Teachers to Rate Each Other to “Improve Perfomance.” Flying Pigs Unavailable for Comment.

Imagine your job performance being rated by a colleague, one that you are going to see daily. They are not a supervisor, but on the same pay level and supervisory level as you.

How’s that sound to you?

On some levels, it sounds pretty sweet. After all, who is going to rat out a colleague? Who is going to say “you aren’t going to get a pay raise, my friend, because you suck at your job?”

On the other hand, what a great chance for revenge. If you don’t like someone, you can go and just kill them on their evaluation.

“Peer evaluation” is something that is advocated from academia. It something that works well in utopian vacuums, but in the real world, such systems often fail for the reasons cited above.

So it is with some surprise that the local school board has announced that peer reviews of teachers will be part of the measure of a teacher’s evaluations starting this fall.

Starting this fall, all Brevard Public Schools teachers will be evaluated under a new system that takes into account what colleagues think of their teaching as well as how their students did.

The district’s goal: ensure its 5,028 teachers are performing their best.

By asking teachers to rate one another, the district hopes to tap into their know-how and encourage them to work collectively to improve everyone’s skills. And by incorporating student achievement into the evaluations, officials will have a more uniform basis to measure a teacher’s effectiveness

The “old system” actually had a principal or assistant principal observe the teacher in the classroom. The supposed fault in the system is that administrators cannot spend a great deal of time in the classroom as they have other issues to handle. The effective result is principals and assistants can base an evaluation based on 20 minutes of observing a teacher in the classroom.

Bathroom breaks can take 20 minutes.

To make matters worse, teachers were required to know when the principal or assistant was going to visit their classroom. Unannounced observations were not allowed. Knowing the evaluation was going to take place, some teachers would not only be on their best behavior, but would actually tell their students if they behaved. they would get a reward. We here at Raised on Hoecakes call that a bribe.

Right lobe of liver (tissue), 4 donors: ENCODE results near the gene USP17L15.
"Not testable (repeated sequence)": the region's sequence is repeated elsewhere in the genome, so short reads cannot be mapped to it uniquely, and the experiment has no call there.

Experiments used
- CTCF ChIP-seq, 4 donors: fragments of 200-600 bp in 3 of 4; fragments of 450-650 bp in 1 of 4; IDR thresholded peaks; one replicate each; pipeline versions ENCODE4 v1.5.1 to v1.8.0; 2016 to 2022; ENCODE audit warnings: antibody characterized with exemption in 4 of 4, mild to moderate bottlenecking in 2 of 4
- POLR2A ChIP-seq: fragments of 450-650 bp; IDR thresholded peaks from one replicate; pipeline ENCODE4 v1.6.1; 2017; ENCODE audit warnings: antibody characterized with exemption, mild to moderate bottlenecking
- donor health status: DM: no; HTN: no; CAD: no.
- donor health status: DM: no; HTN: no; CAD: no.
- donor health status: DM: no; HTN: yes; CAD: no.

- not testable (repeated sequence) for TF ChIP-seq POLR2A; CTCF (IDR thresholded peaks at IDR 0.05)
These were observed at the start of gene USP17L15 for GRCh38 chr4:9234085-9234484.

Under the new process, student performance will make up nearly 50 percent of the evaluation. That will be determined based on FCAT scores, scores on other state exams and student grades.

The rest of the teacher’s evaluation will be based on colleague reviews, personal goals set and goals achieved.

If one were to assume that the job of a teacher is to teach, and the effectiveness of that teacher would be the proficiency of their students, can anyone explain why the objective part of the evaluation – student performance – is given a weight of less than 50% Why are ‘reviews, personal goals set and goals achieved” more important than how well a teacher teaches?

And on that note, what the heck is a “personal goal set?”

“My goal is to be here on time and not be late more than 50% of the time.”

“Hey! You were only late 33% of the time, so you met your goals!”

This program is riddled with more holes than Swiss cheese.

Where and how are the teachers that are going to review the performance of another teacher going to get the time to observe another teacher? One complaint we constantly hear from teachers is the lack of time they have, and now we are going to pull them out of the classroom to observe others? And for that matter what the heck are department heads doing in this new system? Nothing?

If one were to look at this objectively, one would have to conclude that the new evaluation system was put together by people who didn’t care about the quality of education, but were concerned only with the retention of teachers and their jobs.

Hmmmm…. who could that be?

The new evaluation method was created by a 20-member committee comprised of administrators, teachers and representatives from the Brevard Federation of Teachers. They researched methods used around the country. They also sought input from local teachers and about 800 responded with suggestions.

This is a great, great thing,” said Janet Eastman, the union’s president up until the end of May, who actively participated in drafting the new evaluation method.

Yeah, and pigs fly.

This type of thing just makes you want to blow up the whole system and start again. Clearly we need to return to accountability in schools instead of this “feel good,” namby pamby type of “evaluation.” But accountability is not what the school system and those within it want as any form of accountability would show what a massive failure the education system truly is.

One Response to “Teachers to Rate Each Other to “Improve Perfomance.” Flying Pigs Unavailable for Comment.”

  1. Otis P. Driftwood says:

    So teachers will be evaluated by opinion and not performance. I wish my job was like that.